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Disturbing the Peace: Intellectuals and Universities in an Illiberal Age
The late great Tony Judt delivered this call-to-arms at the Boston College on February 6, 2007.
Tony Judt, the Erich Maria Remarque Professor of European Studies at New York University, asserts that tenured university academics have a social obligation to “speak the truth in the public place.” In this Lowell Humanities Series lecture, he warns that public pressures and contemporary mores inhibit today’s intellectuals from espousing unpopular views. Controversial for advocating a combined Israeli-Palestinian state, Judt frequently contributes to the New York Review of Books and the Times Literary Supplement. His most recent book is Postwar: A History of Europe Since 1945 (Penguin Press, 2005).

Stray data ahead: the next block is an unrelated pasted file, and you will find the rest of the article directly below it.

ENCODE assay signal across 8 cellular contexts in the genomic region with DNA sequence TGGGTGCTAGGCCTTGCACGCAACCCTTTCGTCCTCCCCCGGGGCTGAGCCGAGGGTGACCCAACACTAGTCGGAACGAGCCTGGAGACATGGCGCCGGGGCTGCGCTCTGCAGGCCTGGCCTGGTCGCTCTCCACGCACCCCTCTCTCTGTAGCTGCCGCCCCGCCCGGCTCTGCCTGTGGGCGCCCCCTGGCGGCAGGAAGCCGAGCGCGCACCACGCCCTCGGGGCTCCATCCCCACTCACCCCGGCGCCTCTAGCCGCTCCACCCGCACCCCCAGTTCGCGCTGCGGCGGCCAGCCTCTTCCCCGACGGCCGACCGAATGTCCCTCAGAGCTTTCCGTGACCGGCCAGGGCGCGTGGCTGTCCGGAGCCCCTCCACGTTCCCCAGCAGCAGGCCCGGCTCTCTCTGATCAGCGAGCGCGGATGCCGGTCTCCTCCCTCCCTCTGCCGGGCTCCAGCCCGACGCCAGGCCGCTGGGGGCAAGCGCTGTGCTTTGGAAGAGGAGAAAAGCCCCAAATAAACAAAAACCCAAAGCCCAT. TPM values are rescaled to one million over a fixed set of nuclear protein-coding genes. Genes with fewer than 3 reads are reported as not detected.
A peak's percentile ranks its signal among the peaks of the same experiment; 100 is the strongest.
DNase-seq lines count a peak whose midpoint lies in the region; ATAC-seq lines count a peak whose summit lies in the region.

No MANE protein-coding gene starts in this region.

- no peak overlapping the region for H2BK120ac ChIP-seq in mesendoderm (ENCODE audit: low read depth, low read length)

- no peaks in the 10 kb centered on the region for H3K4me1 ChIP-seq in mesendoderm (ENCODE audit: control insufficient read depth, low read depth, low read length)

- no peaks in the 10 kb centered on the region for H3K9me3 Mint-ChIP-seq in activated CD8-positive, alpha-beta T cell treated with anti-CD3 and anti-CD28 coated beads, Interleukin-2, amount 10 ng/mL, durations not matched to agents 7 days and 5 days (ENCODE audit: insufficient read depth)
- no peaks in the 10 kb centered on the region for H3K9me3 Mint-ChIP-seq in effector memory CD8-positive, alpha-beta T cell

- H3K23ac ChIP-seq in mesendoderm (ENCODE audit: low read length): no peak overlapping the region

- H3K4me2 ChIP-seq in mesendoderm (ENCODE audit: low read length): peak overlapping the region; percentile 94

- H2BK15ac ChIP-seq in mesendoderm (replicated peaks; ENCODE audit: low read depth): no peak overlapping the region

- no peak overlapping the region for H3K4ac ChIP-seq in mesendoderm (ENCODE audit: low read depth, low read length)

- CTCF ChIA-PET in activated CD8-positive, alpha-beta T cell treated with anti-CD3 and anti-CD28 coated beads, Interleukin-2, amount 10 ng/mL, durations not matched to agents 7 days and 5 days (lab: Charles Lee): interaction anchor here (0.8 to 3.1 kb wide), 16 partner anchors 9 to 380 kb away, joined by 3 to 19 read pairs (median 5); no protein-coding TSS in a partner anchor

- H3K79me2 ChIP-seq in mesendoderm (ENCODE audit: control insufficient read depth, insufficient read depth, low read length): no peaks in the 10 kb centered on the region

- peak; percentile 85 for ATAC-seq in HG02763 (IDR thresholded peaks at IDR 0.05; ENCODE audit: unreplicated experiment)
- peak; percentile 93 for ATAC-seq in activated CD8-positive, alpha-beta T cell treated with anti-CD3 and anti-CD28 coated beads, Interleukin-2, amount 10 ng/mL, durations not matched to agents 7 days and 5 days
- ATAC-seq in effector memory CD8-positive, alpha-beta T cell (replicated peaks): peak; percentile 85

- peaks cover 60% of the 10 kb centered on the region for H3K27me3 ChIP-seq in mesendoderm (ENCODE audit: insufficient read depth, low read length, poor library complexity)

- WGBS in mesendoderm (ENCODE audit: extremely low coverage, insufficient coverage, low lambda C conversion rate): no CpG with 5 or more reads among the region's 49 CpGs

I am a Lecturer in Digital Journalism at the University of Stirling and a former research fellow at the University of Denver’s Center for Middle East Studies. I am the author of The Road to Iraq: The Making of a Neoconservative War (Edinburgh University Press, 2014). I write for The Observer, The Nation, The Daily Beast, Los Angeles Review of Books, The Atlantic, The New Republic, Al Jazeera, Dissent, The National, VICE News, Huffington Post, In These Times, Le Monde Diplomatique, Die Tageszeitung (TAZ), Adbusters, Guernica, London Review of Books (Blog), The New Arab, Bella Caledonia, Asia Times, IPS News, Medium, Political Insight, The Drouth, Canadian Dimension, Tanqeed, Variant, etc. I have appeared as an on-air analyst on Al Jazeera, the BBC, TRT World, RAI TV, Radio Open Source with Christopher Lydon, Alternative Radio with David Barsamian and several Pacifica Radio channels.
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